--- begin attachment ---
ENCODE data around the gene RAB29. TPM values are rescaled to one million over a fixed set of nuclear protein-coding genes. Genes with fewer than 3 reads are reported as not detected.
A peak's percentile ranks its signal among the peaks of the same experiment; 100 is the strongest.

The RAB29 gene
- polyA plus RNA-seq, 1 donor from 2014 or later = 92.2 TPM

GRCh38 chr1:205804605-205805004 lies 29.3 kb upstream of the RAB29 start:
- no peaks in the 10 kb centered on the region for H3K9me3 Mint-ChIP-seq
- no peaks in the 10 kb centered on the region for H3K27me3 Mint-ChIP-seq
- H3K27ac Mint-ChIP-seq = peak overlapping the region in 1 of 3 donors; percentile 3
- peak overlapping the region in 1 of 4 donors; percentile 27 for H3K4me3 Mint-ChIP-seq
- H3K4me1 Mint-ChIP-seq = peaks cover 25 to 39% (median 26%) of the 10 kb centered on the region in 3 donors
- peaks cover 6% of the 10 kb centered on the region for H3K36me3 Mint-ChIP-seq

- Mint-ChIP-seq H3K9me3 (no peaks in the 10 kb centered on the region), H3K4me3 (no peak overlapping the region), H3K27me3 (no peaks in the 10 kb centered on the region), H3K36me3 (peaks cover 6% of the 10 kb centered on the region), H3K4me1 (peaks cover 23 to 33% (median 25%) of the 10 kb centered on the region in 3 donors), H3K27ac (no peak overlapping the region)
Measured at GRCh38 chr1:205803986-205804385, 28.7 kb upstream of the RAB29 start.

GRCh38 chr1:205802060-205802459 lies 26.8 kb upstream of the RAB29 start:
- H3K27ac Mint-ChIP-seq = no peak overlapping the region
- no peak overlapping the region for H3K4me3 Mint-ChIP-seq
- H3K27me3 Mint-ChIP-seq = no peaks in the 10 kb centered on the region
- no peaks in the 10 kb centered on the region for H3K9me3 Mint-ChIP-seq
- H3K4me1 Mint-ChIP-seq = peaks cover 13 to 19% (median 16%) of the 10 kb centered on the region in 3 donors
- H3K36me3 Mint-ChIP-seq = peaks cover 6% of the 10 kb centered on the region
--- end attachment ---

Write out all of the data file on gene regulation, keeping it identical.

ENCODE data around the gene RAB29. TPM values are rescaled to one million over a fixed set of nuclear protein-coding genes. Genes with fewer than 3 reads are reported as not detected.
A peak's percentile ranks its signal among the peaks of the same experiment; 100 is the strongest.

The RAB29 gene
- polyA plus RNA-seq, 1 donor from 2014 or later = 92.2 TPM

GRCh38 chr1:205804605-205805004 lies 29.3 kb upstream of the RAB29 start:
- no peaks in the 10 kb centered on the region for H3K9me3 Mint-ChIP-seq
- no peaks in the 10 kb centered on the region for H3K27me3 Mint-ChIP-seq
- H3K27ac Mint-ChIP-seq = peak overlapping the region in 1 of 3 donors; percentile 3
- peak overlapping the region in 1 of 4 donors; percentile 27 for H3K4me3 Mint-ChIP-seq
- H3K4me1 Mint-ChIP-seq = peaks cover 25 to 39% (median 26%) of the 10 kb centered on the region in 3 donors
- peaks cover 6% of the 10 kb centered on the region for H3K36me3 Mint-ChIP-seq

- Mint-ChIP-seq H3K9me3 (no peaks in the 10 kb centered on the region), H3K4me3 (no peak overlapping the region), H3K27me3 (no peaks in the 10 kb centered on the region), H3K36me3 (peaks cover 6% of the 10 kb centered on the region), H3K4me1 (peaks cover 23 to 33% (median 25%) of the 10 kb centered on the region in 3 donors), H3K27ac (no peak overlapping the region)
Measured at GRCh38 chr1:205803986-205804385, 28.7 kb upstream of the RAB29 start.

GRCh38 chr1:205802060-205802459 lies 26.8 kb upstream of the RAB29 start:
- H3K27ac Mint-ChIP-seq = no peak overlapping the region
- no peak overlapping the region for H3K4me3 Mint-ChIP-seq
- H3K27me3 Mint-ChIP-seq = no peaks in the 10 kb centered on the region
- no peaks in the 10 kb centered on the region for H3K9me3 Mint-ChIP-seq
- H3K4me1 Mint-ChIP-seq = peaks cover 13 to 19% (median 16%) of the 10 kb centered on the region in 3 donors
- H3K36me3 Mint-ChIP-seq = peaks cover 6% of the 10 kb centered on the region